Text description provided by the architects. We were requested to design a space, which would be accommodating for the co-existence of businesses with very different natures - graphic designer studio, beauty consultation room, and graphic design school. Although, restrictions such as short construction timeframe and limited budget, are becoming standard challenges we need to address now a days, on top of these, the site we were given this time was not a straight forward, rectilinear shape, but rather an irregular, difficult geometry. When we were already challenged by quite a lot of restrictions in this project, a “bonus challenge” came our way; our client, the married couple who are also business partners, have characters and interests regarding the space they were to work in, pointing to entirely opposite directions. How can we approach this?
If we are to simplify the clients’ requests, it was probably suitable to break the site into 3 portions to respond to the required functions. It was probably also suitable to enclose the different characters and interests into the separate rooms to resolve the conflicts between personal tastes. However by doing so, the space as a whole may become something without character in the end, with rooms of no interaction. Is it suitable, really?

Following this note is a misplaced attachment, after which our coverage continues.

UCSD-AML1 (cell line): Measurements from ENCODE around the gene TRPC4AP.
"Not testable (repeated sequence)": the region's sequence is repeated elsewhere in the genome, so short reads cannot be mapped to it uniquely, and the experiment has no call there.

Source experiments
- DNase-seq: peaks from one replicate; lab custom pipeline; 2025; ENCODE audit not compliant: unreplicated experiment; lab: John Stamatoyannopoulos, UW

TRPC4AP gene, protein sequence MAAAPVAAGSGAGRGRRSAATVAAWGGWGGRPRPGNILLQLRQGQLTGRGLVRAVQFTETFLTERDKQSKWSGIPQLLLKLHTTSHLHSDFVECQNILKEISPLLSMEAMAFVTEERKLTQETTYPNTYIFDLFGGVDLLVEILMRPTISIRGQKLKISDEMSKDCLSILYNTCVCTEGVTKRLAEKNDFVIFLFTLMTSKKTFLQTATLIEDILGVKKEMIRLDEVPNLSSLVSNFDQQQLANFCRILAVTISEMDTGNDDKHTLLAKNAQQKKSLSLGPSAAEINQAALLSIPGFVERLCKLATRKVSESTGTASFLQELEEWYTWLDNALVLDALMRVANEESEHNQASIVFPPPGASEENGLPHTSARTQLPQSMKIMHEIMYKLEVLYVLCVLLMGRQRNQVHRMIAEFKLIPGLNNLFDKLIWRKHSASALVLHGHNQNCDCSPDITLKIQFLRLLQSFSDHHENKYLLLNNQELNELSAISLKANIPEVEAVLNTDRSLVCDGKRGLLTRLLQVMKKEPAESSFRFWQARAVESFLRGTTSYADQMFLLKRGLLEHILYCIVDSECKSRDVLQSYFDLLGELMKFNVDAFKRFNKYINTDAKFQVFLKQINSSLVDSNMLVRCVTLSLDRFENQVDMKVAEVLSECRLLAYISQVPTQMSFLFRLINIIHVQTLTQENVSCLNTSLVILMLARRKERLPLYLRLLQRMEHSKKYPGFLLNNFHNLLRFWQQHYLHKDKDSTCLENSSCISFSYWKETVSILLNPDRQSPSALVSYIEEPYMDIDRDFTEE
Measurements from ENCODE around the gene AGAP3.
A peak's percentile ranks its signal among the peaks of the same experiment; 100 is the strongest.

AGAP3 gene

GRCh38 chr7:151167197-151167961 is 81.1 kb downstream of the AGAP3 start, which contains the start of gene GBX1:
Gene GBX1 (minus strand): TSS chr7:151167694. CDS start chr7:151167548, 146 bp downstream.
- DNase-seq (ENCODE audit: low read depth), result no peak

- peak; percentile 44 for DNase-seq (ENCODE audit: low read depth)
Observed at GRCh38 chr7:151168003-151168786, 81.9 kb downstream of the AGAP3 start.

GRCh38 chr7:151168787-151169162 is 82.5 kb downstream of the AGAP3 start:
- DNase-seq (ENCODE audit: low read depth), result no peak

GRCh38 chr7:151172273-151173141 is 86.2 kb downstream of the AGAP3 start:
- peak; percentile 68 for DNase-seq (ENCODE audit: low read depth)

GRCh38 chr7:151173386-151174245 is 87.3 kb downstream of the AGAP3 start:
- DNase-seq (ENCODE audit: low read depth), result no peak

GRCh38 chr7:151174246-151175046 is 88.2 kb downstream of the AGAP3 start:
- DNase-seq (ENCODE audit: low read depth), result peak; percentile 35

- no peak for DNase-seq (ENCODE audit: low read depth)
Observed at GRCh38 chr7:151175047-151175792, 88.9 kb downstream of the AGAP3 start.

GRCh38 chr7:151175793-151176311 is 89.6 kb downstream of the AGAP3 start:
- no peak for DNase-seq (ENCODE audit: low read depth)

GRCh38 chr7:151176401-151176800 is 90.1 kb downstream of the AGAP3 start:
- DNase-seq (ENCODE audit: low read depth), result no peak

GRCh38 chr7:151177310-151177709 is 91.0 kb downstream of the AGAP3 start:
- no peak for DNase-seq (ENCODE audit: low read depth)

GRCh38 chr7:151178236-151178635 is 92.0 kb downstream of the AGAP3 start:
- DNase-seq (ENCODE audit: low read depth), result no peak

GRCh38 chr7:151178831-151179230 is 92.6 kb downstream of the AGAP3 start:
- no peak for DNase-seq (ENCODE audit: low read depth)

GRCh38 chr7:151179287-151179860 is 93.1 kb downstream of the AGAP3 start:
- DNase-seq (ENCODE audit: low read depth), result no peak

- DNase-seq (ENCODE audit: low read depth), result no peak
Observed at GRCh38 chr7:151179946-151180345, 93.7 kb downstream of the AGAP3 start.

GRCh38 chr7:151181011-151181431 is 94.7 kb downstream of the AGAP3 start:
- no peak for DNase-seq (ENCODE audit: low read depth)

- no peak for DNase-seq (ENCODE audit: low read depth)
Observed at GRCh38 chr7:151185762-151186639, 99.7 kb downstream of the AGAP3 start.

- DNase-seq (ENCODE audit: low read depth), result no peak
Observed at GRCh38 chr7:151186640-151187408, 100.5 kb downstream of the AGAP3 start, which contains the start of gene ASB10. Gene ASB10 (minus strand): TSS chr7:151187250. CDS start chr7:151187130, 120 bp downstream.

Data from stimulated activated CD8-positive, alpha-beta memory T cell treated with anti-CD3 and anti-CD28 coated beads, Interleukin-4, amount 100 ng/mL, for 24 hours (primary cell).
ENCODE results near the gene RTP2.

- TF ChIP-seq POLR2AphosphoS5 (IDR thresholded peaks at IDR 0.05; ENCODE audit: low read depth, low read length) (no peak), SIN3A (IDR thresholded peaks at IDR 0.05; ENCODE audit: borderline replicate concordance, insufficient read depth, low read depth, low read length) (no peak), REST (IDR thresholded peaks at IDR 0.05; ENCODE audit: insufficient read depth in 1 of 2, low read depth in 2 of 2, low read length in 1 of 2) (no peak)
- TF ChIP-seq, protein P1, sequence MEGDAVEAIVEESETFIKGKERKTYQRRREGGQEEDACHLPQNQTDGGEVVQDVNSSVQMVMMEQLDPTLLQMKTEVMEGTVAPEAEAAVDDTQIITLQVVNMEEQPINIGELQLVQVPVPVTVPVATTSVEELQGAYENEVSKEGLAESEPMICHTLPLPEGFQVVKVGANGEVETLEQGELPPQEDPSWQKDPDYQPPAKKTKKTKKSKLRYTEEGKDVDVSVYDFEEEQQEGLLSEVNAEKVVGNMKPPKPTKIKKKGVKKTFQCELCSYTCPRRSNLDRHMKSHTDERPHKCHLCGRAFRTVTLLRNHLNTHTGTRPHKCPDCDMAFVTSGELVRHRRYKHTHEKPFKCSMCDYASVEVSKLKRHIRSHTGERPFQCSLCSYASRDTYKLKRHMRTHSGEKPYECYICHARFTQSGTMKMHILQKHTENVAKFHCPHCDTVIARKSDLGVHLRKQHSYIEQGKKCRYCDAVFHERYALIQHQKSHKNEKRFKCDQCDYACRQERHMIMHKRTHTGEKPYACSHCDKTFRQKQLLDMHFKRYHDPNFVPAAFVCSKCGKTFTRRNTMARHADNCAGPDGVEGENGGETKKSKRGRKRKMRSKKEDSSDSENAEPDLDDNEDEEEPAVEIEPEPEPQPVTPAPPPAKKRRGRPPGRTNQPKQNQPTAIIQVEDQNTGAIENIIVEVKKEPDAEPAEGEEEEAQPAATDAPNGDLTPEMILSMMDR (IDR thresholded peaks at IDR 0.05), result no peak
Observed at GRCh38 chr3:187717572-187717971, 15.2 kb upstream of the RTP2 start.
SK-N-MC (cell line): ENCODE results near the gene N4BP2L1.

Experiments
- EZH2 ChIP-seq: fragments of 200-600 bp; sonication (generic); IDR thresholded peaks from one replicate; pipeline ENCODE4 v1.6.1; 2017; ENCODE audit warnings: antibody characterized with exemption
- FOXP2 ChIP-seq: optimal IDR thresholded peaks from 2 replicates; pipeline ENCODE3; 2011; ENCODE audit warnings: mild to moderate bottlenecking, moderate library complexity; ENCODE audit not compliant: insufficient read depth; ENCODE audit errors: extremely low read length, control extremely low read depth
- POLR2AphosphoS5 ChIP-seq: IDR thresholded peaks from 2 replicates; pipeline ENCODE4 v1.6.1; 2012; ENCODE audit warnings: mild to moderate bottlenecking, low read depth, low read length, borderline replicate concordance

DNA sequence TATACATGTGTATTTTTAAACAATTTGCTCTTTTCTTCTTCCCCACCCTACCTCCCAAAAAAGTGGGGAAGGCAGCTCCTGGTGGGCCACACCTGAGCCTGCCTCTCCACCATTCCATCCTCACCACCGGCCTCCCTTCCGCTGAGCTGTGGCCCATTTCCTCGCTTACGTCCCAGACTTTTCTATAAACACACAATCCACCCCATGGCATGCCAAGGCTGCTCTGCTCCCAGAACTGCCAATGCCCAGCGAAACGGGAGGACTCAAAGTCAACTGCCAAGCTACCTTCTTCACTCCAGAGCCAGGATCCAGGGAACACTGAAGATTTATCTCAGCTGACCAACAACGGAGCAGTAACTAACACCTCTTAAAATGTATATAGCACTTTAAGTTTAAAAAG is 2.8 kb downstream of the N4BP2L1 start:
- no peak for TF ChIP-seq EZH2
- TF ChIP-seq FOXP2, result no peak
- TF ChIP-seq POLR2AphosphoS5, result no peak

Here we decided to give a go at designing the physical presence of “restrictions” and “opposite characters”. We decided to form two regular spaces, boxed in by joinery units responding to the respective scales of the married couple’s businesses – “graphic design” and “beauty consultation”. We then “inserted” these two boxes into the irregular site. By doing so, we were able to structure the zoning into the two boxes, and a third space created between the regularity of the boxes and the irregularity of the site; the third space is designated for the graphic design school and general circulation. Furthermore, we have identified the opposite characters of the married couple, with the contrasting tones of “black” and “white”. The third, in-between space is notionally the “grey”, which harmonizes the contrast of the boxes, whilst maintaining their individualities.
We aimed to design a space, which - rather than eliminating the characters created by difference in interests and irregularity in geometry – is accommodating for the coexistence of contrasts and irrationality. We wish that it will become a working environment, which allows for richness in characters, by structuring the ambiguity in spatial.